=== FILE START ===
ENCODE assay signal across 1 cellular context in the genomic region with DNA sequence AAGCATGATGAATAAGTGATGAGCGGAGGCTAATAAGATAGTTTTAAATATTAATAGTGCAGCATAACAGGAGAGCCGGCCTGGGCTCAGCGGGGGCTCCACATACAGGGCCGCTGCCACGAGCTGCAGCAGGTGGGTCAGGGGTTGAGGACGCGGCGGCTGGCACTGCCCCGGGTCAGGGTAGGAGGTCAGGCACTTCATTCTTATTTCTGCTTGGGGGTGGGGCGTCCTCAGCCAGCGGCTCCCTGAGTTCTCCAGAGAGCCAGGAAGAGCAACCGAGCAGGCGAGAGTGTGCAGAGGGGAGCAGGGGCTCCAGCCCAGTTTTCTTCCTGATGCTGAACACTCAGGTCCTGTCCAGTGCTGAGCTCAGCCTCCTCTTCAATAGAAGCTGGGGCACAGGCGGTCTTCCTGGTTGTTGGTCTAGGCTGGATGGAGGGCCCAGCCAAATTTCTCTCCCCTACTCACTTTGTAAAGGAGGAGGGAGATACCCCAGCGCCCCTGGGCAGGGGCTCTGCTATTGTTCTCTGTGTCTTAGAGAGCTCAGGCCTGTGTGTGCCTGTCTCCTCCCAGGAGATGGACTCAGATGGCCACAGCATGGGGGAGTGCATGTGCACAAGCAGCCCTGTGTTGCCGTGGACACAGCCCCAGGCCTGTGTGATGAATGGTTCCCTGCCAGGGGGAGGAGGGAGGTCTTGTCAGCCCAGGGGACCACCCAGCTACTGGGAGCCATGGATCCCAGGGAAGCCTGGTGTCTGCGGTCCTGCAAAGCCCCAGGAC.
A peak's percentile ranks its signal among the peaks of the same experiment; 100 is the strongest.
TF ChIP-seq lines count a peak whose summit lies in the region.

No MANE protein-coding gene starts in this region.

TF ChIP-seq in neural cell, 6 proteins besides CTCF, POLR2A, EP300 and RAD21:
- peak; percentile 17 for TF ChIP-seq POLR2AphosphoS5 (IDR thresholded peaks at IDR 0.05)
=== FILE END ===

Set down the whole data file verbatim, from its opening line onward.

ENCODE assay signal across 1 cellular context in the genomic region with DNA sequence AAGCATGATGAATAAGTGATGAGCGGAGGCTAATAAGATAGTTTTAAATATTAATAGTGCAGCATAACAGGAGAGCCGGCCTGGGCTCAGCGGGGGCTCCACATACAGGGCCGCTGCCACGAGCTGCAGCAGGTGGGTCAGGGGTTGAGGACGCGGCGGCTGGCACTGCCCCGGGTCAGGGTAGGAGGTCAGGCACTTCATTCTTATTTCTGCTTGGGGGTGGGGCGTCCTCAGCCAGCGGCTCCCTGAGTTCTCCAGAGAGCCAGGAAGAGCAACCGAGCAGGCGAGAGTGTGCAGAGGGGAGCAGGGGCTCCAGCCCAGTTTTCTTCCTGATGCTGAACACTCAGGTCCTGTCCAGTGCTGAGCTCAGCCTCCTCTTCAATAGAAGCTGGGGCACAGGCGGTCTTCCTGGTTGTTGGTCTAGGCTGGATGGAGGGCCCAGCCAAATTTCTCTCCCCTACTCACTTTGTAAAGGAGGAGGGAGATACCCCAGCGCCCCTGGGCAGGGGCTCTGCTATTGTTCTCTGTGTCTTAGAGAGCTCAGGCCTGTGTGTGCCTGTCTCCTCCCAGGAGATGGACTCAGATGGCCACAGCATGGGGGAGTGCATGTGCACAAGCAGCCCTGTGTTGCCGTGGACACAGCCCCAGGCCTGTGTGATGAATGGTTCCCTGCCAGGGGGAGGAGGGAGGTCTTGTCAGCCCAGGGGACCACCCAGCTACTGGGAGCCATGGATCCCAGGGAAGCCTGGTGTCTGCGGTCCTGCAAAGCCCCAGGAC.
A peak's percentile ranks its signal among the peaks of the same experiment; 100 is the strongest.
TF ChIP-seq lines count a peak whose summit lies in the region.

No MANE protein-coding gene starts in this region.

TF ChIP-seq in neural cell, 6 proteins besides CTCF, POLR2A, EP300 and RAD21:
- peak; percentile 17 for TF ChIP-seq POLR2AphosphoS5 (IDR thresholded peaks at IDR 0.05)